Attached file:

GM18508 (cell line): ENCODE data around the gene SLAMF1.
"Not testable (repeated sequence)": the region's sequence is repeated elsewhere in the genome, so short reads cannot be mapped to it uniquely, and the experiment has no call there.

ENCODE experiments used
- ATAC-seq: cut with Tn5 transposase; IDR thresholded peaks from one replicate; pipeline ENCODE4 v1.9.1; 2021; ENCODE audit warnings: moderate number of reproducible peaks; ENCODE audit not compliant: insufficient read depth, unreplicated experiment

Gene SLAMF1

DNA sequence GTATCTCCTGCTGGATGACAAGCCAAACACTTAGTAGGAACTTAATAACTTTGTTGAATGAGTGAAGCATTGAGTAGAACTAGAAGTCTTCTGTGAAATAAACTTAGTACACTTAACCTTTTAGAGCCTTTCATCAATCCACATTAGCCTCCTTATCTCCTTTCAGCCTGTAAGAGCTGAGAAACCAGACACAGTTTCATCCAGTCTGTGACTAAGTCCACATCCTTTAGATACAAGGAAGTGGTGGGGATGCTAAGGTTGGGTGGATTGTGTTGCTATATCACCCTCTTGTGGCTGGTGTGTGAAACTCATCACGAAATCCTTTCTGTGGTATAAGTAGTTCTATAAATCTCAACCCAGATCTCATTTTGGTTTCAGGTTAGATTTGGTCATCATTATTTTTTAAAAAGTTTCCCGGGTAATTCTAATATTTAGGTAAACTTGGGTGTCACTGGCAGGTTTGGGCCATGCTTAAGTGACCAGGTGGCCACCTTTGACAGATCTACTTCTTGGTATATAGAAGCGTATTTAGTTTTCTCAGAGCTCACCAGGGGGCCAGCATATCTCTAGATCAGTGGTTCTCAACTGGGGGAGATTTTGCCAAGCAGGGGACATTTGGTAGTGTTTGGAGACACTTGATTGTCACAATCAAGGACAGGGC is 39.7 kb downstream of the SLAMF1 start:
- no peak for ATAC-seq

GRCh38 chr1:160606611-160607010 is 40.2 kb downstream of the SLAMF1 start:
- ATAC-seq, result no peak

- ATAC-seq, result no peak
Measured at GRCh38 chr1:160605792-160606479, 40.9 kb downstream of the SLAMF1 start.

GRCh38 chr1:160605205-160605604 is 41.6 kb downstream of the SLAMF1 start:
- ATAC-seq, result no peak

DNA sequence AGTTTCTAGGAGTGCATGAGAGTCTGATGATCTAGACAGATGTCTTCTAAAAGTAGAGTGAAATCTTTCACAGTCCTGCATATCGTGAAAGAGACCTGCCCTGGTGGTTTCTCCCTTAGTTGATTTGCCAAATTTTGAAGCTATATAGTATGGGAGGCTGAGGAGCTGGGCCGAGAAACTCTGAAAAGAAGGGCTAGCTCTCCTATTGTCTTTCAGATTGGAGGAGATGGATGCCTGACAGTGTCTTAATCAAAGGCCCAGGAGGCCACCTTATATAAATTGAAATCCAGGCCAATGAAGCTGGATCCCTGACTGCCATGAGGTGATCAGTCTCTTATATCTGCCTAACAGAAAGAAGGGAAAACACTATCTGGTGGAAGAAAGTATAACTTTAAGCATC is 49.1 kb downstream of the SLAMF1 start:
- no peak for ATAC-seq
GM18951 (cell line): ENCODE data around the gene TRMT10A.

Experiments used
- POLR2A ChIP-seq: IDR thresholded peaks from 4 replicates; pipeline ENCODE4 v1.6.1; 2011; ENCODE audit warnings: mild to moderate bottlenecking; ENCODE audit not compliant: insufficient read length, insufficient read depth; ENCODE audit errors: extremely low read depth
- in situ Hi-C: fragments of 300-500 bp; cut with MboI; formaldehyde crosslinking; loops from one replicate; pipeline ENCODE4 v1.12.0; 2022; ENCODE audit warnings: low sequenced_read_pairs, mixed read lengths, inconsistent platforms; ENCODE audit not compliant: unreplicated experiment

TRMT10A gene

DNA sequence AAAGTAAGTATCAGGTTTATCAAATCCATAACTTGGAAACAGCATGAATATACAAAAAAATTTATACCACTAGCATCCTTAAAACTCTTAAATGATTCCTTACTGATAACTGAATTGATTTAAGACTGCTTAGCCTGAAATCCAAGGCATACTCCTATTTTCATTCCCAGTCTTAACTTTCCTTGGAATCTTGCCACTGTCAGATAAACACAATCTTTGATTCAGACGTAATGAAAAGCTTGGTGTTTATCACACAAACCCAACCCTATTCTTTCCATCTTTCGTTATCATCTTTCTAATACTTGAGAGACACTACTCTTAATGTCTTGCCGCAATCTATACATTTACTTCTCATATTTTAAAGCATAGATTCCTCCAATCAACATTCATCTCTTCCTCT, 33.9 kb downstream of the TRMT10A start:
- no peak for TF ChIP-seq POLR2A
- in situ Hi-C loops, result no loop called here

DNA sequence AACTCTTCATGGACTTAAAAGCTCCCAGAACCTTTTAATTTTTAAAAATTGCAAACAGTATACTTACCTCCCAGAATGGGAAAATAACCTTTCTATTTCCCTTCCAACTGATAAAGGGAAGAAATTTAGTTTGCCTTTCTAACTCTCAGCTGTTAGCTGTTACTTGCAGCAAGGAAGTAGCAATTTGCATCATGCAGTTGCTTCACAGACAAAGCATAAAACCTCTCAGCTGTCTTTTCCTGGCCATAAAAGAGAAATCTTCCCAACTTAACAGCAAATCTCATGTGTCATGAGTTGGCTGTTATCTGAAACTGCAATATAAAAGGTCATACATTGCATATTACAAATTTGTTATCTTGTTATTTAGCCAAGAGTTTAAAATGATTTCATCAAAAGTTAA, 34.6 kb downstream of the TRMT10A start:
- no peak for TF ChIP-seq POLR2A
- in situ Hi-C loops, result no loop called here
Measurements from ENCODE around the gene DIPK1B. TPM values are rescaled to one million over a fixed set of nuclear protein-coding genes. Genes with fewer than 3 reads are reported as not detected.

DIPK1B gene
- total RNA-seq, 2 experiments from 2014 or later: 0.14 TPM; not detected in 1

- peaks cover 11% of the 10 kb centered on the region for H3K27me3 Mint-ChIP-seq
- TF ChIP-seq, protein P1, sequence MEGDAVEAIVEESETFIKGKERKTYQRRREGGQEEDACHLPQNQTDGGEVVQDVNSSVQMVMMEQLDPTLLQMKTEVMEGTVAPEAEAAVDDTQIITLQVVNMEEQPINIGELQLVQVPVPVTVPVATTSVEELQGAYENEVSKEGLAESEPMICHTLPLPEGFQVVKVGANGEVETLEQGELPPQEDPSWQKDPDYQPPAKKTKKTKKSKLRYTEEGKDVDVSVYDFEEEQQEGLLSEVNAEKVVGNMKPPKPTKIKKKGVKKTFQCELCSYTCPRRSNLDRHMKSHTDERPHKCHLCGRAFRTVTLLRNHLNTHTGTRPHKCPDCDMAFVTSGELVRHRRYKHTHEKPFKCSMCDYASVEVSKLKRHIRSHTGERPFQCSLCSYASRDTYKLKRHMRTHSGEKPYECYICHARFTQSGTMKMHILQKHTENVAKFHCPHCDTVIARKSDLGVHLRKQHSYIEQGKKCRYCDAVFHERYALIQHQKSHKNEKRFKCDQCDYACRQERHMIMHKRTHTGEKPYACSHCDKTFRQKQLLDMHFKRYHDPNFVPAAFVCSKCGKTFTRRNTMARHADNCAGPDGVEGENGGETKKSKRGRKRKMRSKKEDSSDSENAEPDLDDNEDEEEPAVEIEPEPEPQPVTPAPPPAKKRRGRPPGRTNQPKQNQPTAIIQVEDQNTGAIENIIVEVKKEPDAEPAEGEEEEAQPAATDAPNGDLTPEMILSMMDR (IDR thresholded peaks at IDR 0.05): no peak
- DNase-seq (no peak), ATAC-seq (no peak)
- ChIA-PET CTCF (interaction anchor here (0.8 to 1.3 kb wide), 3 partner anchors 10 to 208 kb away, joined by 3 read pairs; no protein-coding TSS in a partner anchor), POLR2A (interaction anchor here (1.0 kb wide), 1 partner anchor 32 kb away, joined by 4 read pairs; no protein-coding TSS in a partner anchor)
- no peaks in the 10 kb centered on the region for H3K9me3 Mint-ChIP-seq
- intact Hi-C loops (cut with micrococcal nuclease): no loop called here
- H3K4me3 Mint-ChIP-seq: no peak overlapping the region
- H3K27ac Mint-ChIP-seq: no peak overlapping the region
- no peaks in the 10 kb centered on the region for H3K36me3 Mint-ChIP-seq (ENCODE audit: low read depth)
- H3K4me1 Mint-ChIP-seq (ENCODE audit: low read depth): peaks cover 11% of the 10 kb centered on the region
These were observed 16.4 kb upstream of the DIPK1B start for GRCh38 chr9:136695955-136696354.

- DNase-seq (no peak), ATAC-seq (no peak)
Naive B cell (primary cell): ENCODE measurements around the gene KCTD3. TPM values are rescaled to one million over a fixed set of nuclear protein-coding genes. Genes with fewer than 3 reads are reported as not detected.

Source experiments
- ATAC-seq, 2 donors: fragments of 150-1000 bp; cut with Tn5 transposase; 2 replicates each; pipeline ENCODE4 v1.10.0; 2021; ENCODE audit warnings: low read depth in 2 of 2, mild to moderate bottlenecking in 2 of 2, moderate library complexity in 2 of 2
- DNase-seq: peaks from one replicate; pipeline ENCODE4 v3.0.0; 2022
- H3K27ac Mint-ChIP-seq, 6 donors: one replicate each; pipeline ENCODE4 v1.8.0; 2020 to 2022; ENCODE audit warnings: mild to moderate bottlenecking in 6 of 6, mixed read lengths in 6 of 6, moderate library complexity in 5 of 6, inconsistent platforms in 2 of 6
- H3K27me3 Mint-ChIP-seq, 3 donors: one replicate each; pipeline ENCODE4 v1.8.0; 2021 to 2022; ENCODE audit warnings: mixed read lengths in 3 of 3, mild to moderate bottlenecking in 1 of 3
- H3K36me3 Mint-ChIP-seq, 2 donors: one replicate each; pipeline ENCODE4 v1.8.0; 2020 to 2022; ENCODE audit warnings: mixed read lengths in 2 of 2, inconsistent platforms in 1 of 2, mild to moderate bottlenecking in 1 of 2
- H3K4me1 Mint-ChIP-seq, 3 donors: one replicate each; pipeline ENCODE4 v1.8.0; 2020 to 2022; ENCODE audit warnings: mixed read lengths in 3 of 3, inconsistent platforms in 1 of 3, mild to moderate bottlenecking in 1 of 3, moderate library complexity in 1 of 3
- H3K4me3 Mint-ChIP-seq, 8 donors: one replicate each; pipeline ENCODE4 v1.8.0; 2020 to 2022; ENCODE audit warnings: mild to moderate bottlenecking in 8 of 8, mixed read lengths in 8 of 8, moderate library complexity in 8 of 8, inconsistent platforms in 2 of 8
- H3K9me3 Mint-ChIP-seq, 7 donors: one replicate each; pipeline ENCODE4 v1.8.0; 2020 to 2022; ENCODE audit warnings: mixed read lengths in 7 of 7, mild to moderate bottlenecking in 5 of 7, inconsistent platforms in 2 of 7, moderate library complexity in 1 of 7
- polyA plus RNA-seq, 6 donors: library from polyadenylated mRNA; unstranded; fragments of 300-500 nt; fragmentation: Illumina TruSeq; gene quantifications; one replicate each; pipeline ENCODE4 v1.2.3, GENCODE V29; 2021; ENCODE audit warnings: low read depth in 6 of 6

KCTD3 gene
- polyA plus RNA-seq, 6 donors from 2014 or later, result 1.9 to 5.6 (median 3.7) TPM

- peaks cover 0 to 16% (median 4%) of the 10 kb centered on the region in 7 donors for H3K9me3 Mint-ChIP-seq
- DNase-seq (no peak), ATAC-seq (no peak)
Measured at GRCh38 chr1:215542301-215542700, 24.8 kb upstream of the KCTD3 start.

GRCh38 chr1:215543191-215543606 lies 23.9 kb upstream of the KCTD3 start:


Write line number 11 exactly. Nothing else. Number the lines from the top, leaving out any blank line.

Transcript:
Measured at GRCh38 chr1:160605792-160606479, 40.9 kb downstream of the SLAMF1 start.